Usually critics are one film behind. In the case of David O. Russell's American Hustle, it appears they're one film ahead for a change.
Making movie recommendations can be a dicey proposition. Luckily, picks for flicks to see at Another Hole in the Head, which kicked off on Black Friday and runs almost up until Christmas, hardly need to come with a warning--a certain potential for awful-ness is all part of the fun.
It pains me to say it, but there isn't much going on in movies over Thanksgiving. Big studios know they have a captive audience, so they dump some of their least interesting flicks over the long holiday. Do yourself a favor (unless you've got kids, then definitely go see Disney's Frozen) and plop down on the couch in front of some Netflix and consider something to be really thankful for: the continuing existence of Kathleen Hanna.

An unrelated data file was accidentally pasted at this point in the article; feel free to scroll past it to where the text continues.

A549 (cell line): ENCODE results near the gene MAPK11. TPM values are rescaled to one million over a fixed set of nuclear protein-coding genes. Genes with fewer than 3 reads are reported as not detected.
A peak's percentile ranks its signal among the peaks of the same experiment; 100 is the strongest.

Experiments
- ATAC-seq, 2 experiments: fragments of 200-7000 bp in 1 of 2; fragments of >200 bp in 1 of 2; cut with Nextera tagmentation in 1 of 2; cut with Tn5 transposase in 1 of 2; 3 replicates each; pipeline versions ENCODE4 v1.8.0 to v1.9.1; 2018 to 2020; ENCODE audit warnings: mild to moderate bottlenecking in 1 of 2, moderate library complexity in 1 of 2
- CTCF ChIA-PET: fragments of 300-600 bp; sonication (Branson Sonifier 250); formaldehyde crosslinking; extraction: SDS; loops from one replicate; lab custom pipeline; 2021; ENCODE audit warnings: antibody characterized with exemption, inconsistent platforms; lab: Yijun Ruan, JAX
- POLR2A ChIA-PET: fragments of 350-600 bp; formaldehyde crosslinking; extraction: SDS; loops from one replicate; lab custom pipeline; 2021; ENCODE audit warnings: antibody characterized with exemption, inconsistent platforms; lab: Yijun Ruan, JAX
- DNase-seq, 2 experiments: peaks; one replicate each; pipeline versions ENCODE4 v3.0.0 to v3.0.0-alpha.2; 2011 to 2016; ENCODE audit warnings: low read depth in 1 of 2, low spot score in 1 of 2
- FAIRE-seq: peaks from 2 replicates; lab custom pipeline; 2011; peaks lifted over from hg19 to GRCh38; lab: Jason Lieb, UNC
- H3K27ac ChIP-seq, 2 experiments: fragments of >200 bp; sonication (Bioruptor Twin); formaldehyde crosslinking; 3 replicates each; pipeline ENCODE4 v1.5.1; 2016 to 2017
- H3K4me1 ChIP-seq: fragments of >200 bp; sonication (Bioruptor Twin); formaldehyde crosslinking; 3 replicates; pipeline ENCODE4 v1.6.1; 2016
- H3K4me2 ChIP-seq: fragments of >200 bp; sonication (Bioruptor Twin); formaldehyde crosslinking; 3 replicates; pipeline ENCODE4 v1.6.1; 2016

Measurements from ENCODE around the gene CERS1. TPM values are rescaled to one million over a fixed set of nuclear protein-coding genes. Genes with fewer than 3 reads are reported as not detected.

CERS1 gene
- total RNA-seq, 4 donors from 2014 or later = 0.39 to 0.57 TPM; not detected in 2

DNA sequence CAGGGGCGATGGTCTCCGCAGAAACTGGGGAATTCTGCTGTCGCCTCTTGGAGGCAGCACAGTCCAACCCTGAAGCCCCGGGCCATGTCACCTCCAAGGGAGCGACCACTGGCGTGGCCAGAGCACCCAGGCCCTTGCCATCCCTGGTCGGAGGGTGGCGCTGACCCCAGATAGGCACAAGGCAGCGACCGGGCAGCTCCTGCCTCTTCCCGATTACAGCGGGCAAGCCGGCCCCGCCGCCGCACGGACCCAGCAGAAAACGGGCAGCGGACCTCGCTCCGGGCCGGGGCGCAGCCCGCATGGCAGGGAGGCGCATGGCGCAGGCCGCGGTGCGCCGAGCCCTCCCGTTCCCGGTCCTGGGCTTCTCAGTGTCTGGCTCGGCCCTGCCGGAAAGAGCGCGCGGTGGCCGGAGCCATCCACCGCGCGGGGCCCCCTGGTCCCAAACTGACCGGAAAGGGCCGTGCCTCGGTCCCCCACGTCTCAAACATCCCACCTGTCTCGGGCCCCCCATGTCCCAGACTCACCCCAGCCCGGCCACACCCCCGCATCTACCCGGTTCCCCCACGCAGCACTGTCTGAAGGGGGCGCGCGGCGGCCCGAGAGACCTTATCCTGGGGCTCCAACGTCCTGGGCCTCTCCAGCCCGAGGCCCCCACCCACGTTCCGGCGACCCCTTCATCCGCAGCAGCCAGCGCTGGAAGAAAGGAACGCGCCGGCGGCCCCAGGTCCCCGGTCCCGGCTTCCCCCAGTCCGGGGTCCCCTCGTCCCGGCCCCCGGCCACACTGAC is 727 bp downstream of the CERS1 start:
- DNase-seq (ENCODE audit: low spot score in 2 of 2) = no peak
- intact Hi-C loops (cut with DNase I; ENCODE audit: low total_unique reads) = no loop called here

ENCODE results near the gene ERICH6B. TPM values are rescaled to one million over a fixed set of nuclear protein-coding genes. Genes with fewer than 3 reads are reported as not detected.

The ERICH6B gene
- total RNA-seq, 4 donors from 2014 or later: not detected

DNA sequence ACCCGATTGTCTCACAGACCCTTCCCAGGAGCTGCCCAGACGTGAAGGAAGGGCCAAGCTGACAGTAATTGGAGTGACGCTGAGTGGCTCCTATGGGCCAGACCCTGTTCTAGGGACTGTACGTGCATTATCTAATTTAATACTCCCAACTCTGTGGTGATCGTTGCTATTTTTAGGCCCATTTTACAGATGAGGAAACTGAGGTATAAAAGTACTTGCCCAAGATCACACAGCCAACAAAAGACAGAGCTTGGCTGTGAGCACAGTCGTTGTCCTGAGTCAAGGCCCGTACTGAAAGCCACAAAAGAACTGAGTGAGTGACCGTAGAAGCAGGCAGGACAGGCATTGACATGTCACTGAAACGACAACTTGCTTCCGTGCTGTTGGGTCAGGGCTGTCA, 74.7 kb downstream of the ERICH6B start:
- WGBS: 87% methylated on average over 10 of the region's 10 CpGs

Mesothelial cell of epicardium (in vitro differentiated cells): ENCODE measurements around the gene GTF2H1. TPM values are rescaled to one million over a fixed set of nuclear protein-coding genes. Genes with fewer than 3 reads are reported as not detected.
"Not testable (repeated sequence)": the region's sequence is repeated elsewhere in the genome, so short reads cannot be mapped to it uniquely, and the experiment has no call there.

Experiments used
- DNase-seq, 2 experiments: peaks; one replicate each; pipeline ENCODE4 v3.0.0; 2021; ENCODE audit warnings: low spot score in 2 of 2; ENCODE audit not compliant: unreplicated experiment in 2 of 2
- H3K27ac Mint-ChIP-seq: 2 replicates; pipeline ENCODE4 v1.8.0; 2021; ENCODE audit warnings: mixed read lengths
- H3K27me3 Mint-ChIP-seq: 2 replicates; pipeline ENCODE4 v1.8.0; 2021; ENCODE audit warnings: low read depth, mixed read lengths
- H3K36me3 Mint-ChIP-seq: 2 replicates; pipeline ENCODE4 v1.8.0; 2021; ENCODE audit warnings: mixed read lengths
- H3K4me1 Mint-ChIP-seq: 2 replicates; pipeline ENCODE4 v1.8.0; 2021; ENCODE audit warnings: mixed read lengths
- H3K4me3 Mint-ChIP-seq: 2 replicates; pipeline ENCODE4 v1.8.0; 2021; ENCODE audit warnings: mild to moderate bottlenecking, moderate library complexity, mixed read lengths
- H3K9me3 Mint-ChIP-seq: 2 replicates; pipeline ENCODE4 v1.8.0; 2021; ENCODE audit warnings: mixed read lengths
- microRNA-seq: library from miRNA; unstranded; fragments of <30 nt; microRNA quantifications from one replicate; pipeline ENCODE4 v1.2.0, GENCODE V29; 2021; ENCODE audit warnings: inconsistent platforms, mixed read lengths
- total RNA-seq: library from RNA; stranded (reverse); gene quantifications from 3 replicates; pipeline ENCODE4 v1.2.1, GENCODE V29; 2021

It's been a banner year for SF-based film productions--even my own usually quiet, Inner Richmond neighborhood has seen multiple crews filming in the past few months.
Anyone who's ever been out on a Friday night knows that Soul Music is a big deal in San Francisco. Despite the fact (or perhaps because of it) that most of its major canon was recorded over 40 years ago, on any given night in the city you can hear all varieties of soul, from girl groups to boogaloo, from slow jams all the way to jitter-inducing Northern Soul.
7x7 checks in with a member of the local film scene and takes their temperature. This week, we chat with film director Michael House.
There's no zealot like a convert, so the saying goes, and if you believe it the word "atheist" might set you to minor fits, suffering from visions of being buttonholed by a very very serious young man in glasses reading you the riot act about how your god is dead. Have no fear: The organized atheists of today are not your father's atheists--ok, maybe they are--but they're nothing like pimple-faced vegans roaming burger joints in search of their next convert.